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Renormalizing the propagator

  1. Jun 24, 2010 #1
    In Kaku's book, the self-energy in a [tex]\phi^4[/tex] scalar theory is expanded in a Taylor series as:

    [tex]\Sigma(p^2)=\Sigma (m^2)+\Sigma'(m^2)(p^2-m^2)+\tilde_{\Sigma}(p^2) [/tex]

    where [tex]\tilde_{\Sigma}(p^2) [/tex] is finite and m is arbitrary (but finite).

    The full propagator is then:

    [tex]i\Delta(p)=\frac{i}{p^2-m_{0}^2-\Sigma (m^2)-\Sigma'(m^2)(p^2-m^2)-\tilde_{\Sigma}(p^2)+i\epsilon} [/tex]

    where m0 is the bare mass that's in the original Lagrangian. If we define [tex]m_{0}^2+\Sigma(m^2)=m^2 [/tex], i.e., the infinite bare mass cancels a divergence in a self-energy term to give something finite, then:

    [tex]i\Delta(p)=\frac{i}{(1-\Sigma'(m^2))(p^2-m^2)-\tilde_{\Sigma}(p^2)+i\epsilon} [/tex]

    Here's what I don't understand. Kaku now factors out a [tex] Z_\phi=\frac{1}{1-\Sigma'(m^2)} [/tex] to get:

    [tex] i\Delta(p)=\frac{iZ_\phi}{(p^2-m^2)-\Sigma_{1}(p^2)+i\epsilon}[/tex]

    where [tex]\Sigma_{1}(p^2) =Z_\phi\tilde_{\Sigma}(p^2)[/tex]

    The [tex]Z_\phi[/tex] in the numerator of the propagator can be absorbed by bare constants, but I'm not sure how the [tex]Z_\phi[/tex] in the denominator (through [tex]\Sigma_1(p^2) [/tex]) can be gotten rid of.

    Kaku defines the renormalized propagator [tex]\tilde{\Delta}(p)[/tex] as:

    [tex]\Delta(p)=Z_\phi \tilde{\Delta}(p) [/tex]

    which gets rid of [tex]Z_\phi[/tex] in the numerator, but not the denominator.
  2. jcsd
  3. Jul 11, 2010 #2
    Okay, I think I got it. With this expression:


    you don't renormalize by just absorbing the [tex]Z_\phi[/tex] in the numerator into bare constants. You first calculate [tex]Z_\phi[/tex]=(1+[tex]\alpha[/tex]*infinity+[tex]\alpha^2[/tex]*infinity^2+...) [where infinity represents some regulated infinity like [tex]\frac{1}{\epsilon} [/tex] in dimensional regularization, and [tex]\alpha [/tex] is a bare constant) by calculating [tex]\Sigma'(0) [/tex] using Feynman diagrams, and using the master formula: [tex]Z_\phi=\frac{1}{1-\Sigma'(m^2)} [/tex].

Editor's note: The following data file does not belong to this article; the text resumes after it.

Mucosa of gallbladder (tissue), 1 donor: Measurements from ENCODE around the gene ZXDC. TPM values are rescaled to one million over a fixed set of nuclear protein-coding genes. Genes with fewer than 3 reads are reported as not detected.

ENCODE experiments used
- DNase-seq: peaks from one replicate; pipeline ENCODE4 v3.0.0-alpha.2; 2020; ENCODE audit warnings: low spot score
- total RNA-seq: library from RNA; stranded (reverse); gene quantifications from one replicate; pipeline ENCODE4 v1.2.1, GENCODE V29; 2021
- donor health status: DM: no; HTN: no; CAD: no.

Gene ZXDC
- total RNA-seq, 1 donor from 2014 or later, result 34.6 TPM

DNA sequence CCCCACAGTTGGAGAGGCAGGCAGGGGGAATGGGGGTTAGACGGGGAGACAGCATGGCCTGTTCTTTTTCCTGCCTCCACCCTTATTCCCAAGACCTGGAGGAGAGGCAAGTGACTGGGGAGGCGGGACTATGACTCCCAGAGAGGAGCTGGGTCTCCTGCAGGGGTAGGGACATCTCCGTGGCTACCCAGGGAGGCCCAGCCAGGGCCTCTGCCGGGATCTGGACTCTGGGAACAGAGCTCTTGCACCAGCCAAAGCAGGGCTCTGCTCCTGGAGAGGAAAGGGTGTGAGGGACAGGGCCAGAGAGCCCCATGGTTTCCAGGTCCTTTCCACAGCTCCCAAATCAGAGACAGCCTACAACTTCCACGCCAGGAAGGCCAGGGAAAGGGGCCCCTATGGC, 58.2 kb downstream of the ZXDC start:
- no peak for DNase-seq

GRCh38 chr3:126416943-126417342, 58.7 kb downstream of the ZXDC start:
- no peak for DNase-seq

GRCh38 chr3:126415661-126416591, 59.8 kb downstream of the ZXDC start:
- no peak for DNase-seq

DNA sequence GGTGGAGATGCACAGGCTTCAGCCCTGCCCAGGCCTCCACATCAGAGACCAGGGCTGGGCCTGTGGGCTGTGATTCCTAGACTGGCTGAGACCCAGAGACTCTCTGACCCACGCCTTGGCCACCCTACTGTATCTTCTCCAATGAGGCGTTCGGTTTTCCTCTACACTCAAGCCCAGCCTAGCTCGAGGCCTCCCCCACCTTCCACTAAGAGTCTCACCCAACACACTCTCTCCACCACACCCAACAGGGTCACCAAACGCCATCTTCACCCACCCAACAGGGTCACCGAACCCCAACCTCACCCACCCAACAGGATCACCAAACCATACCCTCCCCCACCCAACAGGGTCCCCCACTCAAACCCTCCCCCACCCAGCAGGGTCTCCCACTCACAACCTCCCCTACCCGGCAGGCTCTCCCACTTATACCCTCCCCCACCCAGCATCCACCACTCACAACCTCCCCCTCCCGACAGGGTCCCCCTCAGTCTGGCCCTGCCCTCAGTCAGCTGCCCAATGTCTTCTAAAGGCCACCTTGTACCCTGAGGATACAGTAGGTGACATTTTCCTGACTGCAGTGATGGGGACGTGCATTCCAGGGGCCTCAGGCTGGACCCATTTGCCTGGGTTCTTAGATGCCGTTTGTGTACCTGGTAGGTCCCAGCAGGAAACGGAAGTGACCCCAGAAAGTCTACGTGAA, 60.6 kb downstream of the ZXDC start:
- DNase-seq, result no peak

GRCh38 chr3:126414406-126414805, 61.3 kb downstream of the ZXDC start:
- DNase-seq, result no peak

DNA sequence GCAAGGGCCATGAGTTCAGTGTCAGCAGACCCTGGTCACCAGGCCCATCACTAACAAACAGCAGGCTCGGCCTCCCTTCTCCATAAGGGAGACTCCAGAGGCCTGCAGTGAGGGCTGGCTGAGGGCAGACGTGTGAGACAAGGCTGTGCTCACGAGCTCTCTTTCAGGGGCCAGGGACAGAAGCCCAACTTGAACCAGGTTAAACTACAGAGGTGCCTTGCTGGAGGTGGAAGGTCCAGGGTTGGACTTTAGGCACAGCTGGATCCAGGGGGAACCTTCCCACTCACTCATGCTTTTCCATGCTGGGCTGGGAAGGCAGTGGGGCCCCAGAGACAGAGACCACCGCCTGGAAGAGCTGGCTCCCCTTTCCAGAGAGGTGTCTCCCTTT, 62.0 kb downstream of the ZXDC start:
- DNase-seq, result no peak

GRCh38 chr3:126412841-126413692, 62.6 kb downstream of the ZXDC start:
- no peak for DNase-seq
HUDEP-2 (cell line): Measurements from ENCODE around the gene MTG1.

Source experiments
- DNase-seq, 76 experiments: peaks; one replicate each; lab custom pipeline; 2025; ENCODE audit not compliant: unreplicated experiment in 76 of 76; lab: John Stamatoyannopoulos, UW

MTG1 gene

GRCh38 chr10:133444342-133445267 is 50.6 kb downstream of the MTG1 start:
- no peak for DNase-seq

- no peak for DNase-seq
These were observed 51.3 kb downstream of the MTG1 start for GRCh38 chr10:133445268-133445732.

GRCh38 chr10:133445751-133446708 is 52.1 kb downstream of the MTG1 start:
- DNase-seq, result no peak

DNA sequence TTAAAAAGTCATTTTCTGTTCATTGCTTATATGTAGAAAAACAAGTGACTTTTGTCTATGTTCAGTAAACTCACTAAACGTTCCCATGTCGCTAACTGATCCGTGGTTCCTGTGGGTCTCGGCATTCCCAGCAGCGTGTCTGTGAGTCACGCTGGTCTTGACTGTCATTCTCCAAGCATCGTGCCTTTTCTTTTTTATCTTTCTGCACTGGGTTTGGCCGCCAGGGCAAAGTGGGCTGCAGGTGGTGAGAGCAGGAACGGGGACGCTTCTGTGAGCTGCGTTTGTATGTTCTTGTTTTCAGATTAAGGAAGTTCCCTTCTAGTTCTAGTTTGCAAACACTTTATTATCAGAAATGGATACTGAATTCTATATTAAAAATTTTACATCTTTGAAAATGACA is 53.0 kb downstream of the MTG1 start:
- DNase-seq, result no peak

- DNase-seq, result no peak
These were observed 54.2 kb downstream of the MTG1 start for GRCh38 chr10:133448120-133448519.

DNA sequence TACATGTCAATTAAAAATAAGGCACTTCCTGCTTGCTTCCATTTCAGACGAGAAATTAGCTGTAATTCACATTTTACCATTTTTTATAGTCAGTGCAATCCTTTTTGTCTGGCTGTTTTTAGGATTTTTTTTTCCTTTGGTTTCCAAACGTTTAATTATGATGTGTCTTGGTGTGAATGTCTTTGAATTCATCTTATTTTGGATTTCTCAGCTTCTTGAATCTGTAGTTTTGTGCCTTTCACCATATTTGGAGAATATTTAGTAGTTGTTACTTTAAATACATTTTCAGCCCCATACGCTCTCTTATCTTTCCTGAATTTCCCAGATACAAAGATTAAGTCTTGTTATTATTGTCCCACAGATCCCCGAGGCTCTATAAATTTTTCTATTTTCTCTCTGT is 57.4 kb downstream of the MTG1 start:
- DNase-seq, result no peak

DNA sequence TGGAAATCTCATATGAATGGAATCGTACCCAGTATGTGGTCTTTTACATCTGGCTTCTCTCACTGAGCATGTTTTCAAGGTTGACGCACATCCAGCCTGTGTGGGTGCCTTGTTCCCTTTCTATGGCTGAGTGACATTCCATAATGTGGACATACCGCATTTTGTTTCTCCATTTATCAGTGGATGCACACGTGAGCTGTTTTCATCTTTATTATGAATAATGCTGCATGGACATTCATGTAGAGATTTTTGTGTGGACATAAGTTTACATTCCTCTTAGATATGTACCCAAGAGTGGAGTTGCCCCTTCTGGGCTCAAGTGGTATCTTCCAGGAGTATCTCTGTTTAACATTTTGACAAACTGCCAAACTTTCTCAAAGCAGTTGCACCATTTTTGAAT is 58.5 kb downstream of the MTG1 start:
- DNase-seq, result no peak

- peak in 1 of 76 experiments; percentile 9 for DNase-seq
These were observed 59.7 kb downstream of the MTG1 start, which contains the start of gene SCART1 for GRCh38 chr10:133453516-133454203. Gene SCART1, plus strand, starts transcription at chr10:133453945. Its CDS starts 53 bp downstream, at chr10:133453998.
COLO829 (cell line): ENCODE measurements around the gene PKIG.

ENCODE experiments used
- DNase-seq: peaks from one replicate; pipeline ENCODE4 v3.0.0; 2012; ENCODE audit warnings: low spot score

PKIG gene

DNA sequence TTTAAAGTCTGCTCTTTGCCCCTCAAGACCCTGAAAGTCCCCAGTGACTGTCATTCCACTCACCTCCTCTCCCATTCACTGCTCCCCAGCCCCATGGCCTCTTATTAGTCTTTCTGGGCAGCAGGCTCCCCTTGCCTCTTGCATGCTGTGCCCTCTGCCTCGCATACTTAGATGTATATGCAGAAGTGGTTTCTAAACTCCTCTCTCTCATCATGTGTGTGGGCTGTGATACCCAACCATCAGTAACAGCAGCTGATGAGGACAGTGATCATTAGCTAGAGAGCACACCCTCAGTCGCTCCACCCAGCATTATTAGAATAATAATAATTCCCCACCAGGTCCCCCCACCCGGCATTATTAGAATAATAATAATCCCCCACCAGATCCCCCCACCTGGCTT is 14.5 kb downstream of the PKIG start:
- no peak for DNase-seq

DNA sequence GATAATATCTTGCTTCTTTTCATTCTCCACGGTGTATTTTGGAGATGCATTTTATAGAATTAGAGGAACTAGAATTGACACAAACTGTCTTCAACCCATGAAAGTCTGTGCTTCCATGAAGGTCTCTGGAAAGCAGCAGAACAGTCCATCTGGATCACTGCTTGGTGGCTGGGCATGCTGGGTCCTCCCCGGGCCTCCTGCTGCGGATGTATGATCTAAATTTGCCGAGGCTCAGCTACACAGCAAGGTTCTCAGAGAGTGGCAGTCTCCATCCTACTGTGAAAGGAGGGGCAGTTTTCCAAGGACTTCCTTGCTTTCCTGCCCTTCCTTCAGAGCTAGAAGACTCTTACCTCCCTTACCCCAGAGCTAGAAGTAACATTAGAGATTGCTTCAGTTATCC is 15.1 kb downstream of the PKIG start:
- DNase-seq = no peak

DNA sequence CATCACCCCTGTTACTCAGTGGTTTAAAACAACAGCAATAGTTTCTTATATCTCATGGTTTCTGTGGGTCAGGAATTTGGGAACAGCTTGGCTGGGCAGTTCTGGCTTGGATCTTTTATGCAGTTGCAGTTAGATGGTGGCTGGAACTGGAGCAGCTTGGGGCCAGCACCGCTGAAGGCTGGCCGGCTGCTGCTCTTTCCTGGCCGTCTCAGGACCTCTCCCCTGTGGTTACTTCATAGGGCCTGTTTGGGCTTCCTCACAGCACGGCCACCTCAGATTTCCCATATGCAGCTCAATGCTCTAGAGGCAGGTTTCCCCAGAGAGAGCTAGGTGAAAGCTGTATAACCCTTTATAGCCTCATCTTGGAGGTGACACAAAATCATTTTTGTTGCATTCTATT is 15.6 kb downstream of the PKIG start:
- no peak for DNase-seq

We know that [tex]\Sigma'(m^2) [/tex] is infinity, but we do the insane idea that [tex]\alpha*infinity [/tex] is actually small, so instead of [tex]Z_\phi [/tex] being small because it has infinity in the denominator, [tex]Z_\phi=\frac{1}{1-\Sigma'(m^2)}=1+\Sigma'(m^2)}+... [/tex]

    because [tex]\Sigma'(m^2)[/tex]=[tex]\alpha[/tex]*infinity+[tex]\alpha^2[/tex]*infinity^2+... and the RHS is small by the logic above.

    Anyways, that's how you get:


    So we had the original expression:




    but now expand the Z in the denominator:

    [tex] i\Delta(p)=\frac{iZ_\phi}{(p^2-m^2)-(1+\alpha*infinity+\alpha^2*infinity^2+...)\tilde_{\Sigma}(p^2)+i\epsilon}[/tex]

    But now the infinity terms in the denominator are really small since they are multiplied by alpha:

    [tex] i\Delta(p)=\frac{iZ_\phi[1+(\alpha*infinity+\alpha^2*infinity^2+...)/(p^2-m^2-\tilde_{\Sigma}(p^2))+...]}{p^2-m^2-\tilde_{\Sigma(p^2)}+i\epsilon}[/tex]

    So now we get something that is multiplicatively renormalizeable, only instead of only Z being just absorbed into the bare constants, the entire numerator is absorbed.

    I suspect that 1-loop calculations are insensitive to this extra step, but when calculating higher-order loops, the extra term in the numerator must be considered.
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